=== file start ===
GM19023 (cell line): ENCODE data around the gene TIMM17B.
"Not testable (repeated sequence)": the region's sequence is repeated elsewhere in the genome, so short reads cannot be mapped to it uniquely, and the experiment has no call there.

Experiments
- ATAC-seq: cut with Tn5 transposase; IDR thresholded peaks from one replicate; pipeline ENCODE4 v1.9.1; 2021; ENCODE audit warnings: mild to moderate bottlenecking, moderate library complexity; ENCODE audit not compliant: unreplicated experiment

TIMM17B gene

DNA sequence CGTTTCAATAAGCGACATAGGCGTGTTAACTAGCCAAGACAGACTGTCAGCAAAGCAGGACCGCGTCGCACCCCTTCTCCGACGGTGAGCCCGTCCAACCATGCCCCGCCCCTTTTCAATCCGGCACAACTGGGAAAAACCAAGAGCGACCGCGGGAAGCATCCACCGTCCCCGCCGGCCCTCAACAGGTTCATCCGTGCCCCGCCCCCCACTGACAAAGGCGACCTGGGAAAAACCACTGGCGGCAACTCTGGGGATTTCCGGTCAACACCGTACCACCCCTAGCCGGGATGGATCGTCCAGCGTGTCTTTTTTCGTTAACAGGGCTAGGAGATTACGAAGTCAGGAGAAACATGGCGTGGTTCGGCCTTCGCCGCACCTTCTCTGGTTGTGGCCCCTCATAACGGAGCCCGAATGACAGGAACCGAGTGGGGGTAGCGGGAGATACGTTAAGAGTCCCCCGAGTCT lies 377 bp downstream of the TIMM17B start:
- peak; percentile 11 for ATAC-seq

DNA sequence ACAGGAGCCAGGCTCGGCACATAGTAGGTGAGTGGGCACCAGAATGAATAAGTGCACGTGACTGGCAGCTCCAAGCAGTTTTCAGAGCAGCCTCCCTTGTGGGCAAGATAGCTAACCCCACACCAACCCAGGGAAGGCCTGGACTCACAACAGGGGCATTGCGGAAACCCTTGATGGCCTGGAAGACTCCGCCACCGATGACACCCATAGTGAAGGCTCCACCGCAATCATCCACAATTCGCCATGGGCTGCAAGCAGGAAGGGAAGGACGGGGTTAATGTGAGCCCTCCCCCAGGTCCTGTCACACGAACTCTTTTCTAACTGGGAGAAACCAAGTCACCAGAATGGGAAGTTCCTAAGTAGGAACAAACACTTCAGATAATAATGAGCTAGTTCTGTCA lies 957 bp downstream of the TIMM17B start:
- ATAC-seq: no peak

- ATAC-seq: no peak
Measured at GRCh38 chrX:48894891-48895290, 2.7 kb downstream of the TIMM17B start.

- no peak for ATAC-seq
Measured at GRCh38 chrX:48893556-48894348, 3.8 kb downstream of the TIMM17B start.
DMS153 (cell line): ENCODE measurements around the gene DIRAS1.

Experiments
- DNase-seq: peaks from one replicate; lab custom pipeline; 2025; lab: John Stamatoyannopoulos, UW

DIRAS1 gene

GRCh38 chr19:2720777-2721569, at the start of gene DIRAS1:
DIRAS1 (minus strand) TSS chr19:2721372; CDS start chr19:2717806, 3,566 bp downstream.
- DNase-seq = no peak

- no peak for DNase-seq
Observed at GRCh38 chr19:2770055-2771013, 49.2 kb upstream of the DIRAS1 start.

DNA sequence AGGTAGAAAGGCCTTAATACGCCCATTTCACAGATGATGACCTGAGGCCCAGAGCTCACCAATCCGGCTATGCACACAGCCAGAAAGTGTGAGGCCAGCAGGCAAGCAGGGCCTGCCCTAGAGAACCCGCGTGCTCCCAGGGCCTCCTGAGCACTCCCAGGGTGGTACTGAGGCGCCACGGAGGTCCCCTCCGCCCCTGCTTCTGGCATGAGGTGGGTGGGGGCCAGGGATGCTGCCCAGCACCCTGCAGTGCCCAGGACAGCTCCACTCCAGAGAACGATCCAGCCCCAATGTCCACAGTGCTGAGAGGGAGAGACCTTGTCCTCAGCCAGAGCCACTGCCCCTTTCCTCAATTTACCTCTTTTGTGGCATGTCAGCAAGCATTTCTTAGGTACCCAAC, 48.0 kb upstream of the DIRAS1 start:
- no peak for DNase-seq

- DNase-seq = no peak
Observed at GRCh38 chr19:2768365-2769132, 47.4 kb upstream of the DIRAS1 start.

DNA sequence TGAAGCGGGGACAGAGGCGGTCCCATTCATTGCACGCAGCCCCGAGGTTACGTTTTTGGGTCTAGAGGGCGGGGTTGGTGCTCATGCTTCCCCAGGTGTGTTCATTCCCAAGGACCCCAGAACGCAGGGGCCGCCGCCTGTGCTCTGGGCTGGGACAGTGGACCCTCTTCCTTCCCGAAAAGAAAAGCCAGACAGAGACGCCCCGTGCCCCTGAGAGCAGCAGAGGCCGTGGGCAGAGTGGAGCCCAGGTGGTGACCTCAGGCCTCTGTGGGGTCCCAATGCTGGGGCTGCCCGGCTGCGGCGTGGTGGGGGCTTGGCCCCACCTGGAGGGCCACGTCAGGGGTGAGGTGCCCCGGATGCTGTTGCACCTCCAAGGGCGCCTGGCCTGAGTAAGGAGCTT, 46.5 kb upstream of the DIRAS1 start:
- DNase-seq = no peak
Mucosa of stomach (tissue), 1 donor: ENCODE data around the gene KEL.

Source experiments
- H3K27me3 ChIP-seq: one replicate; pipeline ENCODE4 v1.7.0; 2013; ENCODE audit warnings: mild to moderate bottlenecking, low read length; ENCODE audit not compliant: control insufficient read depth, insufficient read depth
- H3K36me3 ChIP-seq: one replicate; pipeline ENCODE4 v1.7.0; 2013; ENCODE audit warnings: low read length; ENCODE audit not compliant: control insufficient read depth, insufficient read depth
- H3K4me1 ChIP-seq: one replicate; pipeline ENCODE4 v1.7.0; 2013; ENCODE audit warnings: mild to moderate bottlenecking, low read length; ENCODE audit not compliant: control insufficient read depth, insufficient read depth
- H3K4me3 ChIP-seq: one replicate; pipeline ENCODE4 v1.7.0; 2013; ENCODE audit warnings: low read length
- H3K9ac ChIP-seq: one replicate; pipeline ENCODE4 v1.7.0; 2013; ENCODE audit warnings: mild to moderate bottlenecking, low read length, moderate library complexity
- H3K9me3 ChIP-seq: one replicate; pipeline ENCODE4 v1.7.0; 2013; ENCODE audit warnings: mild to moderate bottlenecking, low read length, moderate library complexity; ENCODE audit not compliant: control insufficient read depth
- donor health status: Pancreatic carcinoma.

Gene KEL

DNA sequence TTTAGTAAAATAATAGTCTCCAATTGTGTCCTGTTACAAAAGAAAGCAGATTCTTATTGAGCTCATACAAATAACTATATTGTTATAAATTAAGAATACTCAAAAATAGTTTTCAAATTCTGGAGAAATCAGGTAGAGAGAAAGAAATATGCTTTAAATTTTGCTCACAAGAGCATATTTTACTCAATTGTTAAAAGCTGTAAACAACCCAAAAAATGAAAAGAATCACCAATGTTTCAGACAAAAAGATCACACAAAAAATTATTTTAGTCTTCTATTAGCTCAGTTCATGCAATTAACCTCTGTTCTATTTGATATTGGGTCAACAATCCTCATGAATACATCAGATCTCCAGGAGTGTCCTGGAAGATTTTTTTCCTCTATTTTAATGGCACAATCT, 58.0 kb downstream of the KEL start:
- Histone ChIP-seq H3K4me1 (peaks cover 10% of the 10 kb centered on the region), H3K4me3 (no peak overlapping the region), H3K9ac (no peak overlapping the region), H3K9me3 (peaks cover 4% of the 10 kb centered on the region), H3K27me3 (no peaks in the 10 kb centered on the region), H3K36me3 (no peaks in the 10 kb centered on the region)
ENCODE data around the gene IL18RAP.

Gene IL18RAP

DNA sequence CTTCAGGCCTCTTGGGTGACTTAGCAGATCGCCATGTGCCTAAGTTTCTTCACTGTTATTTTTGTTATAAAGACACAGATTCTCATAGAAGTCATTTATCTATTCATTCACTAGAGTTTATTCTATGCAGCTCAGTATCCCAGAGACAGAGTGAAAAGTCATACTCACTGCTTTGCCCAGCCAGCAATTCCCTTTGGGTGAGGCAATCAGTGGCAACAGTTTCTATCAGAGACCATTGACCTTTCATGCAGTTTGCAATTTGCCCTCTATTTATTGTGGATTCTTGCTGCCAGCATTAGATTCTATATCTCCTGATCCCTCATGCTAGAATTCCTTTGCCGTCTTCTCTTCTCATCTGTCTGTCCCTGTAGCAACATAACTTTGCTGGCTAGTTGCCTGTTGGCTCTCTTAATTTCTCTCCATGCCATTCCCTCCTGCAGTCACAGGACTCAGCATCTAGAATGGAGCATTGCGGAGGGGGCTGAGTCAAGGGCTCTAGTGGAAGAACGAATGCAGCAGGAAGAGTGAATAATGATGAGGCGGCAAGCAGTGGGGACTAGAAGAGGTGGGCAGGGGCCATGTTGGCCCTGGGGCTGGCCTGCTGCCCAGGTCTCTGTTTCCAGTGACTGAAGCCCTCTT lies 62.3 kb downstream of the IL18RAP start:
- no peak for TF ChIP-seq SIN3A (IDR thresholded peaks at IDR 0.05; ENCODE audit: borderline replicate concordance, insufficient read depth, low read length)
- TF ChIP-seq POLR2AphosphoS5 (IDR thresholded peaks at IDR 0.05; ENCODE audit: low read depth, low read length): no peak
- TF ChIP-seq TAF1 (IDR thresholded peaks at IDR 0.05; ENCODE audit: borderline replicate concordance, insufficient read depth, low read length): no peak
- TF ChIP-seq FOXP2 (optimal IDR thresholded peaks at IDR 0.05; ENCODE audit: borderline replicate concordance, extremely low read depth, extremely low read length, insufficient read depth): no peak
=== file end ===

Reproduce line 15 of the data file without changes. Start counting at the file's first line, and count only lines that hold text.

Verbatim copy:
Experiments